A Lookback At The Agnipath Scheme, 2 Months After Its Implementation

Agnipath Scheme
Image Credit: TASS

The Agnipath Scheme introduced by the Government of India on 14th June 2022 is a tour of duty scheme for the recruitment of soldiers below the rank of commissioned officers into the three branches of the armed forces. Since its announcement, it has garnered polarizing reactions from retired army personnel, defence experts and potential applicants as well. 

Certain objectives that are sought to be achieved through the enactment of this scheme include bringing down the age profile of the army from its current average of 32 years, deploying fitter younger troops on the front lines and providing the youth with a once-in-a-lifetime opportunity to serve their country and contribute to national development. 

But make no mistake, the primary goal is to reduce the defence pension bill which has been a major cause for concern for successive governments over the years. 

The salient details of the recruitment process are as follows

  • Aspirants must be between the ages of 17.5-21 years.
  • Recruitment will be on an “all-India, all-class” basis.
  • Applicants will be recruited to all three services through a centralized online system, with specific rallies and campus interviews. Recognised technical colleges such as Industrial Training Institutes and the National Skills Qualifications Framework , among others will conduct the interviews. 
  • Agniveers will be enrolled for a period of four years.
  • Under the Agnipath scheme, 46,000 Agniveers are expected to be recruited through this scheme. Up to 25 per cent of the applicants will be selected based on merit and perfoamce to serve for a full term of another 15 years. The remaining 75% of Agniveers will be demobilized, with an exit or “Seva Nidhi” package of Rs 11-12 lakh. On completing four years, these engineers will enter society as a disciplined, dynamic, motivated, and skilled workforce for employment in other sectors to pursue their career in the job of their choice.

The announcement of the scheme was met with large-scale unrest. Massive protests erupted across India, mainly in the states of Bihar and Uttar Pradesh, with the youth taking to the streets to express their dissatisfaction with the introduced Agnipath scheme. 


Blocked roads, sloganeering and burnt trains all painted a picture of chaos and mayhem across the country. The protestors complained that the new scheme hindered their claim for monetary benefits, such as pensions and gratuity since the Centre plans to absorb only 25 per cent of the Agniveers after the completion of their 4-year tenure. 

Another common grouse was that instead of filling permanent vacancies that come with pension and other benefits in the 13-lakh strong armed forces, the government launched a short-term recruitment scheme.  This sentiment has been echoed by certain defence experts as well. In a country where there is no shortage of those who seek a regular job in the forces, doubts have been raised over the need for short-service recruitment. 

Furthermore, demands were made to raise the upper age limit since a large number of potential applicants had already crossed the present limit of 23 years. This was in part due to defence recruitment being stalled for two years on account of the pandemic. 

Another reason cited by the proponents of this scheme is that it seeks to cut down the army’s strength to under 11 lakh from the current 13 lakh, to ensure that the army is a modern force driven by technology and is no longer manpower intensive.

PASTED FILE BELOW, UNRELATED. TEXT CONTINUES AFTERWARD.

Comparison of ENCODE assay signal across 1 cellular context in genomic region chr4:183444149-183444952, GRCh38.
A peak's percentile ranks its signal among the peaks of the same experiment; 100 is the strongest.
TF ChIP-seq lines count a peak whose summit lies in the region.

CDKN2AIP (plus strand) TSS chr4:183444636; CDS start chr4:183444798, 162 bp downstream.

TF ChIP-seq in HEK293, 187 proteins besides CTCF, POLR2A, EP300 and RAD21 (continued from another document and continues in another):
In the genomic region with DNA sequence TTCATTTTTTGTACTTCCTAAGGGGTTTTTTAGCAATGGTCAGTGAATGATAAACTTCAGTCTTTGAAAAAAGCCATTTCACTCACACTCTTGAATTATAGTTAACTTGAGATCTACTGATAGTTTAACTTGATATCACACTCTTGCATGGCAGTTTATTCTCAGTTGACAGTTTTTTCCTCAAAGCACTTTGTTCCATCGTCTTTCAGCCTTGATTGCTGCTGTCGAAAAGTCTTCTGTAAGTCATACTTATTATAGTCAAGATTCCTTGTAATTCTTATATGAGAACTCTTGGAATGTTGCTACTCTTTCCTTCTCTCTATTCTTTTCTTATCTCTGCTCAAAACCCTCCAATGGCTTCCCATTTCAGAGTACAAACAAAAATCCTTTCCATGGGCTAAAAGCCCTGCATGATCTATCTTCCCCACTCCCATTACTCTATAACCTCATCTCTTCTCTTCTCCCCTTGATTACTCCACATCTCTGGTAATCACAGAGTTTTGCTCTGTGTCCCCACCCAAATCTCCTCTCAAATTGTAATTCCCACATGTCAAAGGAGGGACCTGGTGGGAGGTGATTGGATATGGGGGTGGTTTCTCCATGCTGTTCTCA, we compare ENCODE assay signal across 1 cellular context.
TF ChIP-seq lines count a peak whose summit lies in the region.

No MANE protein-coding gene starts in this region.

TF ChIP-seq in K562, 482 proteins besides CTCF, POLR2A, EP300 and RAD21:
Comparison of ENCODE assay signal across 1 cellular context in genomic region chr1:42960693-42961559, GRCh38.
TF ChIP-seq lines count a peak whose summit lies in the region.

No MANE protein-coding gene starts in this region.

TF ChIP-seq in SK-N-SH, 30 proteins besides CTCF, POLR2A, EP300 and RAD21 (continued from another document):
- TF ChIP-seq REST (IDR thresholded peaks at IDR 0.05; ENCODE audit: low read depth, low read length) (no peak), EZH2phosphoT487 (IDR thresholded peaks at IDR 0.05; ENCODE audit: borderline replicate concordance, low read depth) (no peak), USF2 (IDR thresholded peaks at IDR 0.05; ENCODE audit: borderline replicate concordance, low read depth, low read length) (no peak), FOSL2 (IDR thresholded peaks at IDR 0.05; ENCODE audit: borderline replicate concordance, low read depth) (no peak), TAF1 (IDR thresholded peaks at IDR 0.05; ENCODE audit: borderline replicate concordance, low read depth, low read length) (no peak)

Here is where a loophole comes to light- the eligibility criteria to apply for the scheme are class 10 pass for general duty and class 12 pass for technical operations. How this will help to handpick soldiers that are more tech-savvy is unknown since the educational requirements are the same as those involved in the permanent recruitment process. 

Apart from that, youth often spend years training with the NCC, before entering the army. All that for just four years after which one would be required to reorient oneself with the needs of a different job upon reaching the age of 30. This does not bode well for morale. Questions have also been raised over the time dedicated to training period and if the Agniveers will even be as motivated as soldiers who are on permanent rolls.

However, there is a need to face reality and reconcile ourselves to the cold hard truth. The pensions and salaries bill takes a big chunk of the defence budget, leaving little for expenditure on modernizing the armed forces. Of the total defence allocation, only 30 per cent of the defence budget can be used for capital procurement.

Simply put we cannot afford to continue paying pensions and salaries at the current rate to ever-increasing personnel eligible for the aforementioned defence pensions. 

In order to assuage the fears of potential applicants, Vice Chief of Indian Army Lt Gen B S Raju in an interview given to News18 clarified that “The Agniveer project is being rolled out in a very controlled manner and that’s the reason it can be deemed as a pilot project.” This clearly indicates that the Government might bring about a few changes to the process after gaining some experience from the rollout of this project. 

Despite any misgivings expressed by various experts and former army personnel, it is safe to state that the country has given big thumbs up to the Agnipath scheme. The Indian Air Force (IAF) has received 7.5 lakh applications under the “Agnipath” recruitment. While the Indian Navy Navy announced that over 9.55 lakh applications have come in via the Agnipath registrations portal. Out of these 9.55 lakh applications, 82,000 are women, a scheme showcasing the youth’s keenness to join the armed forces.  


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